Illinois City Calls On Mitt Romney To Stop Bain-Owned Company From Outsourcing 170 Local Jobs

Illinois City To Mitt Romney: Stop Bain's Outsourcing Of 170 Local Jobs

WASHINGTON -- The city council of Freeport, Ill., approved a resolution Monday evening that will call on presumptive Republican presidential nominee Mitt Romney to step in and save roughly 170 local jobs being outsourced by a company owned by Bain Capital.

Last year, Massachusetts-based Sensata Technologies announced that it was closing its Freeport plant by the end of 2012 and shipping the jobs to China. The U.S. positions, the company claimed, would be phased out gradually. Sensata Technologies makes sensors and controls that are used in aircraft and automobiles.

The resolution organized by Sensata employees calls on Romney -- who co-founded Bain -- to "come to Freeport to meet the people directly affected by Bain Capital's outsourcing and to step in and stop the outsourcing of these jobs from Freeport to China."

The city council voted unanimously, 8-0, on Monday to approve the Sensata resolution.

Romney maintains that he left Bain in 1999, even though multiple documents list him as having leadership roles with the company beyond that date.

Regardless of the date that he left, Tom Gaulrapp -- a lifelong resident of Freeport and 33-year employee of Sensata -- said that Romney still bears some responsibility.

"They used his business model," Gaulrapp said. "And the board of directors and most of the officers at Bain Capital were put in place by him. There's an ongoing debate over whether he actually left in 1999 or whether he filed wrong documents to the SEC. In either case, they're still using his business model. He's the one who taught them how to do this. These guys were put there by him. So you can say he doesn't run the day-to-day operations, but he's still at blame for the way they do business."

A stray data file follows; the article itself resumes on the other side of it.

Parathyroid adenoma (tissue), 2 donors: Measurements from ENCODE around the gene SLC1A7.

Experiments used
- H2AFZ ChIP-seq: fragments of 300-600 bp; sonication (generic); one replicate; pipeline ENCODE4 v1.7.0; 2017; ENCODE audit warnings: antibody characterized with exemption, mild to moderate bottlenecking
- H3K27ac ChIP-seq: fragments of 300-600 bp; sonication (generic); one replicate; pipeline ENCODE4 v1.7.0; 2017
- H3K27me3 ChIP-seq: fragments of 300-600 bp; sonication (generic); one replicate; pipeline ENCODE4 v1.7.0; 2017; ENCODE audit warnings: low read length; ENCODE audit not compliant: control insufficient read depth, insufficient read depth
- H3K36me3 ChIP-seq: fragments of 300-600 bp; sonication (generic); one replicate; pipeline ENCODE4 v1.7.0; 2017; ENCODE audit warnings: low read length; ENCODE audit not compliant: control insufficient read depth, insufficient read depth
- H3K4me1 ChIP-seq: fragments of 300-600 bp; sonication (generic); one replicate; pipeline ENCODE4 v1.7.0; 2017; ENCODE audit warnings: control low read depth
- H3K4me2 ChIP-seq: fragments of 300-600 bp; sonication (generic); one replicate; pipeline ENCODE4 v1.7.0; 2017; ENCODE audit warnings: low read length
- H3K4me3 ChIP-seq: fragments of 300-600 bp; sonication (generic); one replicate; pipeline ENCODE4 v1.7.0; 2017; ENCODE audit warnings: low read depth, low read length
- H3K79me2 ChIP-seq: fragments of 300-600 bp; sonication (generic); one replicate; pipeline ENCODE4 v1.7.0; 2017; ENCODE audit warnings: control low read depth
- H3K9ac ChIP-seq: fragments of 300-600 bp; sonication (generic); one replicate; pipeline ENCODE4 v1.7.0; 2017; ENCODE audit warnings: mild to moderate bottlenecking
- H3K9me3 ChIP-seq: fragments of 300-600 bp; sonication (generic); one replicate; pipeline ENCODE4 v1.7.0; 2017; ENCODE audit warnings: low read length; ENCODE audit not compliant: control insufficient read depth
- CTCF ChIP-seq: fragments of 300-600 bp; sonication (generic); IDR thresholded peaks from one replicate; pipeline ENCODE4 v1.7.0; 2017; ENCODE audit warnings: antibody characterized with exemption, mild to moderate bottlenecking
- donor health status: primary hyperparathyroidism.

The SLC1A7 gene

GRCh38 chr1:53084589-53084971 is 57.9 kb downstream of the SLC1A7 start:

Democratic Freeport Mayor George Gaulrapp (who is distantly related to Tom Gaulrapp) backs the Sensata resolution and predicts that it will pass unanimously before the city council on Monday evening.

"He [Romney] is running for president," said the mayor. "These people felt it was a little hypocritical that he was with Bain Capital, he organized some of the processes, and now he's touring the country ... saying we need to keep jobs here in the United States. And yet for a long time, he made a lot of profits by tearing companies apart and sending them overseas."

A Romney spokesperson reiterated that the governor left Bain in 1999, and said he has no knowledge of the Freeport controversy.

Rep. Bobby Schilling (R-Ill.) currently represents Freeport, and after redistricting goes into effect, the new congressman will be Rep. Don Manzullo (R-Ill.). Both lawmakers wrote to Sensata CEO Tom Wroe on July 6, urging him to keep the jobs in the U.S.

"I appreciate your comments regarding understanding the competitive pressure facing companies in today's global marketplace and I assure you that we strive to balance our duty to our shareholders with our duty as corporate citizens, just as you strive to balance the interests of your local constituents with that which is best for our country," responded Wroe. "Closing the Freeport facility is the right strategy for our business in order to deliver value to our shareholders and to support our global customers."

Neither Schilling nor Manzullo responded to comment on the Freeport resolution involving Romney.

Tom Gaulrapp wouldn't say who he was planning to vote for in the presidential election, although he said he'd certainly give Romney a close look if he steps in and saves Freeport's jobs. As for what he will do when the Sensata plant closes, Gaulrapp, 54, said he may look at going back to school.

"The Trade Adjustment Act allows us to go back to college, but if there aren't jobs available to use any kind of college education that you might be able to add to your resume, is there really a point to that?" asked Gaulrapp. "Like most of the people in my age group and in this situation, our future is just completely bleak."

UPDATE: 8:49 p.m. -- This story was updated to reflect the city council's vote.

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